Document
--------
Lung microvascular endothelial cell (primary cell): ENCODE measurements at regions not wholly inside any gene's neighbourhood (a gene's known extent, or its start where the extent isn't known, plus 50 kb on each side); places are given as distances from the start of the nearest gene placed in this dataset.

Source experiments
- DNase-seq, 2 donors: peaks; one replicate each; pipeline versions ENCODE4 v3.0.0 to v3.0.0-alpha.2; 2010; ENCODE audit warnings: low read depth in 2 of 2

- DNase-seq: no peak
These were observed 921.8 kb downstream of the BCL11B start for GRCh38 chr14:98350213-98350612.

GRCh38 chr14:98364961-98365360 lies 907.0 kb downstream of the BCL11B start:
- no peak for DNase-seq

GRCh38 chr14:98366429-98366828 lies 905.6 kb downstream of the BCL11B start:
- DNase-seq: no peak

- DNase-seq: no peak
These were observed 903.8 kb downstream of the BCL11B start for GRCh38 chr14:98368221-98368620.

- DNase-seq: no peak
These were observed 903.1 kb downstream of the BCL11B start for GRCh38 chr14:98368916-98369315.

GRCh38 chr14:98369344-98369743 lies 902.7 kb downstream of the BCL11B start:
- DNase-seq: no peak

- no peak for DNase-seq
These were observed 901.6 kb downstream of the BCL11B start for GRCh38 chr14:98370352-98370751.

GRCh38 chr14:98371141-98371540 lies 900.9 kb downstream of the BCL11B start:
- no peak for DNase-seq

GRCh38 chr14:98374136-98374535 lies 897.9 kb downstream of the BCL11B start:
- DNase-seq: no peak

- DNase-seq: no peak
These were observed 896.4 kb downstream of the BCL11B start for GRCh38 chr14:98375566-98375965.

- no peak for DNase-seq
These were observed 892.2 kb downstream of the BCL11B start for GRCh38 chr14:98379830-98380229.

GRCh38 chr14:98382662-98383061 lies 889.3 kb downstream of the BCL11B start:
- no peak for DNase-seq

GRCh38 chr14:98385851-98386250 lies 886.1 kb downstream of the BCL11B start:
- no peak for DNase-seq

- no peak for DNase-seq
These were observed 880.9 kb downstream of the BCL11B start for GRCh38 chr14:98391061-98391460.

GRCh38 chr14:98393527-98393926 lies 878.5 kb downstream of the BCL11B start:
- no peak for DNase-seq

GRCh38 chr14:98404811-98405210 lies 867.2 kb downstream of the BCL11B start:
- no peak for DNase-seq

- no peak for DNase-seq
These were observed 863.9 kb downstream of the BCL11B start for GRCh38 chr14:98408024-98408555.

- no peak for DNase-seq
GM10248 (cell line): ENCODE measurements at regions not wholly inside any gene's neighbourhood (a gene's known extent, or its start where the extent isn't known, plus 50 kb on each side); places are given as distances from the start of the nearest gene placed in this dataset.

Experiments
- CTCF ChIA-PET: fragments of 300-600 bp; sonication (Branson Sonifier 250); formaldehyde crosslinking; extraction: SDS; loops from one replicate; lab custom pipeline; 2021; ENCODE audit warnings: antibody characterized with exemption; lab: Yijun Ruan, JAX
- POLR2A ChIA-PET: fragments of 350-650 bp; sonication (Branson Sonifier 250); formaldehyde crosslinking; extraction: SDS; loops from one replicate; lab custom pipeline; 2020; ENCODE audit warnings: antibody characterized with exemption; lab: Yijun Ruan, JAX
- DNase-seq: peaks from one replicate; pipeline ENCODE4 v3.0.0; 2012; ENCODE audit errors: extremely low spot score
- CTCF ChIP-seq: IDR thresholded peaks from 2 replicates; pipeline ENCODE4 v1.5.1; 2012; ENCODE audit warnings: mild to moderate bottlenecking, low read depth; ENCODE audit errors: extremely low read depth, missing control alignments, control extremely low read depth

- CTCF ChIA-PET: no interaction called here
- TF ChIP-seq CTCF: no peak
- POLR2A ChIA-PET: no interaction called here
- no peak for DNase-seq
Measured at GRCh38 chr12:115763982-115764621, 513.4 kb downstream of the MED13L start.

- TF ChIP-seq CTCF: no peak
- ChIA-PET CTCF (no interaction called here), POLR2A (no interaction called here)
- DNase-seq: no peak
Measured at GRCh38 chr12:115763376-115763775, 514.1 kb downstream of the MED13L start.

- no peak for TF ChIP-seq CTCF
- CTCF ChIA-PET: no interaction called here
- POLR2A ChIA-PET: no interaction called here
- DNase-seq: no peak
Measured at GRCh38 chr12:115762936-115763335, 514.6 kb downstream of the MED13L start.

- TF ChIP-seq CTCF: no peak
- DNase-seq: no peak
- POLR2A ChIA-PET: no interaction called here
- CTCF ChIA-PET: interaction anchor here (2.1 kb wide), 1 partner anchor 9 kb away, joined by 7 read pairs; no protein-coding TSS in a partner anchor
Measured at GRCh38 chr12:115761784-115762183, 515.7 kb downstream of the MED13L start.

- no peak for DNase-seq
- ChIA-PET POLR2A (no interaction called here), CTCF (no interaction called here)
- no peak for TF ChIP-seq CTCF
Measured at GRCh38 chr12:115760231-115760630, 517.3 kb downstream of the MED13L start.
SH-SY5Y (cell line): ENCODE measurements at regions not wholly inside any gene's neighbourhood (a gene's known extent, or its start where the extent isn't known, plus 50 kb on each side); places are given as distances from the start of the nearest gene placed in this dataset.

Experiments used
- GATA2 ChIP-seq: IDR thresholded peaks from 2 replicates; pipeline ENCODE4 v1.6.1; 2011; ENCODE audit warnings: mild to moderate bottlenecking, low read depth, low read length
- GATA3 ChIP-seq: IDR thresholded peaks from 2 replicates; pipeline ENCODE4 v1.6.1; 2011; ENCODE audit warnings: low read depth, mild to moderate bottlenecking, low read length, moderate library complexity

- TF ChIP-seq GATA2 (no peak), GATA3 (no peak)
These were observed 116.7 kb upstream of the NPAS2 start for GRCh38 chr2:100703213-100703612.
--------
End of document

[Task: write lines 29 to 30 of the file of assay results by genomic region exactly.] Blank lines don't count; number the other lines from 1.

- no peak for DNase-seq

- no peak for DNase-seq